Chapter

The Sour Taste of Success: The Israeli Peace Movement, 1967–1998

Tamar Hermann

in Mobilizing for Peace

Published in print July 2002 | ISBN: 9780195125924
Published online November 2003 | e-ISBN: 9780199833894 | DOI: http://dx.doi.org/10.1093/0195125924.003.0005
 The Sour Taste of Success: The Israeli Peace Movement, 1967–1998

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In the late 1960s, and especially after the 1973 war, peace and conflict‐resolution organizations (P/CROs) concerned to resolving the Arab–Israeli conflict, peacefully began to emerge in Israel, and in the 1980s, P/CROs became an integral, although mainly unpopular part of Israeli political life. P/CROs’ activities included consciousness raising and protest, dialog promotion, some professional service provision, and the articulation of propeace arguments. Discord amongst P/CROs over the Oslo Accords of 1993, and the conservative turn taken by the Israeli government and society after Rabin's assassination, left Israeli P/CROs weak and ineffectual by the mid 1990s. Furthermore, they had always been hamstrung by the public's perception of the P/CRO political agenda as naïve and idealistic, by their extraparliamentary status in a country that prioritized parliamentary politics, and by their homogeneous membership – older, middle class, highly educated, urban, secular Ashkenazi Jews, many of them born in the USA. While the Israeli government ultimately took advantage of the propeace attitude fostered by the P/CROs and adopted much of the program advocated by P/CROs, it consistently denied them any credit for or role in the peace process.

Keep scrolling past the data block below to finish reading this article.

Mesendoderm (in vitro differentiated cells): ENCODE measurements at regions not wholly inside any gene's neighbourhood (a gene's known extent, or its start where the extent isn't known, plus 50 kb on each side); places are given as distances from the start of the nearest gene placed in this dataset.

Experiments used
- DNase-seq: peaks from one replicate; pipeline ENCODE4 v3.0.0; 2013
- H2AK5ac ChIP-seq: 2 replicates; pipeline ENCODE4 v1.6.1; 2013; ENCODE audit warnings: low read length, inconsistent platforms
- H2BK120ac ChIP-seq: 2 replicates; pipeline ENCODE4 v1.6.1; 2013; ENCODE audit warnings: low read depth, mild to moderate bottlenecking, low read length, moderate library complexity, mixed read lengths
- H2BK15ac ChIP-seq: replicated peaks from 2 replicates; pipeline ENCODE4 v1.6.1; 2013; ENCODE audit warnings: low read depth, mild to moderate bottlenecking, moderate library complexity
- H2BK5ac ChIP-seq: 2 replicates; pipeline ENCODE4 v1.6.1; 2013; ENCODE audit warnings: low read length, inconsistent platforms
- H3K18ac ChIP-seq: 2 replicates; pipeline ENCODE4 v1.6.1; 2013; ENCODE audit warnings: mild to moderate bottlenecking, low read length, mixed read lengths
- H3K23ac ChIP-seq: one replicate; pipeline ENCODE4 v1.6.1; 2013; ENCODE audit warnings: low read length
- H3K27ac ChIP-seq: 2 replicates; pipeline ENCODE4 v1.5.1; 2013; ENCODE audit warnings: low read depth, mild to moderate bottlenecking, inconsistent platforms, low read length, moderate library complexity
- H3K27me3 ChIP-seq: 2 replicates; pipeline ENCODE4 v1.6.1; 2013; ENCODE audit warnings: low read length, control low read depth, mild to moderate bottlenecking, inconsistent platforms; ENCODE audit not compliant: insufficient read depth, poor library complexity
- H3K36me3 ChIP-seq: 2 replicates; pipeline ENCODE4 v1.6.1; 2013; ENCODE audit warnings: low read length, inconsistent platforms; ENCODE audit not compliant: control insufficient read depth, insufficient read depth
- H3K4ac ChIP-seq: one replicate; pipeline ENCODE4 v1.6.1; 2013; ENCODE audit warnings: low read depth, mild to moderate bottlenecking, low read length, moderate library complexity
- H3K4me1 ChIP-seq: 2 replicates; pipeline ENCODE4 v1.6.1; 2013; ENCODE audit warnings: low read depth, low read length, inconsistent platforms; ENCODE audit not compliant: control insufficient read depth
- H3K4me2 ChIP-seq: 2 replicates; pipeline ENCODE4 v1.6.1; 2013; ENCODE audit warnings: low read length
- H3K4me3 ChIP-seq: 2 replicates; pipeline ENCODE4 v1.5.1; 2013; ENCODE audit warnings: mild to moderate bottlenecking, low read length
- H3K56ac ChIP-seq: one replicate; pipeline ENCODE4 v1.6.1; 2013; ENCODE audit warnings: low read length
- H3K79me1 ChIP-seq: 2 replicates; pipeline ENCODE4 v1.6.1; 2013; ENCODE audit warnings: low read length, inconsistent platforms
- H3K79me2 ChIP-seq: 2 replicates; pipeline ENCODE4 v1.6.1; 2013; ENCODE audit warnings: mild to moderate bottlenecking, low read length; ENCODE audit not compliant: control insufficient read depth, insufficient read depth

Keywords: extraparliamentary status; homogeneous membership; Israel; Oslo Accords; P/CRO activities; P/CRO political agenda; peace and conflict‐resolution organizations (P/CROs); Rabin's assassination

Chapter.  16234 words.  Illustrated.

Subjects: International Relations

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